The Technology Innovation Program (TIP) was created by the America COMPETES Act of 2007 to replace the Advanced Technology Program (ATP). While similar to the ATP in the intent to promote high-risk R&D that would be of broad-based economic benefit to the United States, there were several differences in the operation of the TIP.
This effort is designed “to support, promote, and accelerate innovation in the United States through high-risk, high-reward research in areas of critical national need.” The intent of the program is to provide grants to small and medium-sized firms for individual projects or joint ventures with other research organizations to undertake work that:
- (A) has the potential for yielding transformational results with far-ranging or wide-ranging implications;
- (B) addresses critical national needs within the National Institute of Standards and Technology’s areas of technical competence; and
- (C) is too novel or spans too diverse a range of disciplines to fare well in the traditional peer-review process.
In addition, in the Advanced Technology Program, joint ventures were required to include two separately-owned for-profit firms and could involve universities, government laboratories, and other research establishments as participants in the project, but not as recipients of the grant. In the TIP initiative, a joint venture may involve two separately-owned for-profit companies but may also be comprised of one small or medium-sized firm and a university.
A single company could receive up to $2 million for up to three years under ATP; under TIP, the participating company (which must be a small or medium-sized business) may receive up to $3 million for up to three years. In ATP, small and medium-sized companies were not required to cost share (large firms provided 60% of the total cost of the project) while in TIP there is a 50% cost-sharing requirement which, again, only applies to the small and medium-sized businesses that are eligible.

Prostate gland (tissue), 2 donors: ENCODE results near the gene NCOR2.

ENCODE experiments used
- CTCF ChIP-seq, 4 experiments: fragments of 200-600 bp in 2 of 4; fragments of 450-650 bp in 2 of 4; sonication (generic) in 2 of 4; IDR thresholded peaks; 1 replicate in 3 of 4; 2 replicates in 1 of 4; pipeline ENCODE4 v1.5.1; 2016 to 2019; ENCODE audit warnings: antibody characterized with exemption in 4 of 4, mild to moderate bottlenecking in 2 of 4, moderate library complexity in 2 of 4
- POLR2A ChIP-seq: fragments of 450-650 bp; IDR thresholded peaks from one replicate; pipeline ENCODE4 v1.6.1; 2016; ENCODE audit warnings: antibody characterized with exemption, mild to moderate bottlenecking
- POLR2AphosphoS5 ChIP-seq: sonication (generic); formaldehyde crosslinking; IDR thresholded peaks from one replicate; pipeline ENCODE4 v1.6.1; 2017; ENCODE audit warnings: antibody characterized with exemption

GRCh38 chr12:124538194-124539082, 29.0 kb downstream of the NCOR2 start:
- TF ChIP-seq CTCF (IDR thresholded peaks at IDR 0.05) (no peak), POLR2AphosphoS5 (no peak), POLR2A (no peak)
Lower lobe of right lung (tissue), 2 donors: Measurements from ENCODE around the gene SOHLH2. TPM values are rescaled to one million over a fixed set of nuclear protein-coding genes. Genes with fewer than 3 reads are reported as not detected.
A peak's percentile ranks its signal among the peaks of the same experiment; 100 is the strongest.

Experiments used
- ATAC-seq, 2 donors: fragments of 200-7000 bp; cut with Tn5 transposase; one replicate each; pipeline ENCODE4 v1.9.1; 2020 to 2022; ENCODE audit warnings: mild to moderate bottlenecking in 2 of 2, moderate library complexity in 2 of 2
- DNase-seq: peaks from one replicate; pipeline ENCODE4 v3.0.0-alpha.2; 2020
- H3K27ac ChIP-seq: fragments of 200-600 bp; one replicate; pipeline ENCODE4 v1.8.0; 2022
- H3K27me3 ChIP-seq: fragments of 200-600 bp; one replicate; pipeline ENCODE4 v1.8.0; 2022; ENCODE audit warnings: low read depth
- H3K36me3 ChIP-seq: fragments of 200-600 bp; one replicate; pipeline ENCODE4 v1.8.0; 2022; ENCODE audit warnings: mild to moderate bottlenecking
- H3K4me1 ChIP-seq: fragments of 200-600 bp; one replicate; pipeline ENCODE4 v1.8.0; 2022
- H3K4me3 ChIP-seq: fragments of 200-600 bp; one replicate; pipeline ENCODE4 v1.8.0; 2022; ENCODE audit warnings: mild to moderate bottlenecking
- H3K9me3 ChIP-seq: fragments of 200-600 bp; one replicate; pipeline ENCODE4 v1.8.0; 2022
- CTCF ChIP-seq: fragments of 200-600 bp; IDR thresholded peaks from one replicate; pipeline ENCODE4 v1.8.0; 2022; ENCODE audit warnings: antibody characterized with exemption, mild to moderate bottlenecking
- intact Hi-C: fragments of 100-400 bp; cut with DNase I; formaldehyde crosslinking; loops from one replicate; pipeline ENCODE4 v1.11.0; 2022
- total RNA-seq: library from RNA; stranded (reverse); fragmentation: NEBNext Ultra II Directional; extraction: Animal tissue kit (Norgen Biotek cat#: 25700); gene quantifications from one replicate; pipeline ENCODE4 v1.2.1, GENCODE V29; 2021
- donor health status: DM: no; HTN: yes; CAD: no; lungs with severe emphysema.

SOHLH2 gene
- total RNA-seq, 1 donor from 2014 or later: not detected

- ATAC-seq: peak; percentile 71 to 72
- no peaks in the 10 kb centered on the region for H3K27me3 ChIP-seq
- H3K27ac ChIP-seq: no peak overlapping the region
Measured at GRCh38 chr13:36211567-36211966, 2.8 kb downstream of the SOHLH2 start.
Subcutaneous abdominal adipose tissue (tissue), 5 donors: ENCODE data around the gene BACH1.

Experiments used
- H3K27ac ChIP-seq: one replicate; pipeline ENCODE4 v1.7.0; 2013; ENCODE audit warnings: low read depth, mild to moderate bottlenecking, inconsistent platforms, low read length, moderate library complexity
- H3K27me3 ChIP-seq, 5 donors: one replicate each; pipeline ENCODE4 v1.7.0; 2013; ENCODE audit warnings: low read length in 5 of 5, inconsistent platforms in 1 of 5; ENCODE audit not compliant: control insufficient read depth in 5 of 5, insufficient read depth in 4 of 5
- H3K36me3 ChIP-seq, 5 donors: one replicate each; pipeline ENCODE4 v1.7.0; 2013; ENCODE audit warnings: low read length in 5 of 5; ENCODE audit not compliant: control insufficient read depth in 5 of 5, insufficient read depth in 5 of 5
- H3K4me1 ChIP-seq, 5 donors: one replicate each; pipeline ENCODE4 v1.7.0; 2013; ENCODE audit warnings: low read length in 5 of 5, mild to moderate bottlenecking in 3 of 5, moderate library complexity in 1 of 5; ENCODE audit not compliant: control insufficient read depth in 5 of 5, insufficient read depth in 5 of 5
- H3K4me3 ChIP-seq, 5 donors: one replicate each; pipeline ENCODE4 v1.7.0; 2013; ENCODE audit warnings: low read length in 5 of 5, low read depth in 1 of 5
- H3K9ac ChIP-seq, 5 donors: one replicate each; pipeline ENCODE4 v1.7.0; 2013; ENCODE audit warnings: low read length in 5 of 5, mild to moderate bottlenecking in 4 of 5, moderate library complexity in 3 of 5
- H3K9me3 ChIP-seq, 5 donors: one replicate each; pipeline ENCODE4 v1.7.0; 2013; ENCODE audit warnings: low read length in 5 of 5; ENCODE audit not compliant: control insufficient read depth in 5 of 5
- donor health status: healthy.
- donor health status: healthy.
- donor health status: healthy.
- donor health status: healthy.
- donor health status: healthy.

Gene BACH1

The Advisory Board that was created to assist in the Advanced Technology Program included industry representatives as well as federal government personnel and representatives from other research organizations. The Advisory Board for the Technology Innovation Program is comprised of only private sector members.
In January 2009, nine TIP awards were announced for “new research projects to develop advanced sensing technologies that would enable timely and detailed monitoring and inspection of the structural health of bridges, roadways and water systems that comprise a significant component of the nation’s public infrastructure.” According to the agency, $42.5 million in federal money is expected to be matched by $45.7 in private sector support.
The elimination of ATP and the creation of TIP have renewed the debate over the role of the federal government in promoting commercial technology development. In arguing for less direct federal involvement, advocates believe that the market is superior to government in deciding technologies worthy of investment. Mechanisms that enhance the market’s opportunities and abilities to make such choices are preferred. It is suggested that agency discretion in selecting one technology over another can lead to political intrusion and industry dependency. On the other hand, supporters of direct methods argue that it is important to focus on those technologies that have the greatest promise as determined by industry and supported by matching funds from the private sector. They assert that the government can serve as a catalyst for cooperation. As the 111th Congress continues to make budget decisions, the discussion may serve to redefine thinking about governmental efforts in facilitating technological advancement in the private sector.
- ↑ NIST published the final rule prescribing the policies and procedures for the TIP activity on June 25, 2008 (15 C.F.R. Part 296).
See also Edit
Wendy H. Schacht, The Technology Innovation Program (CRS Report RS22815)(full-text).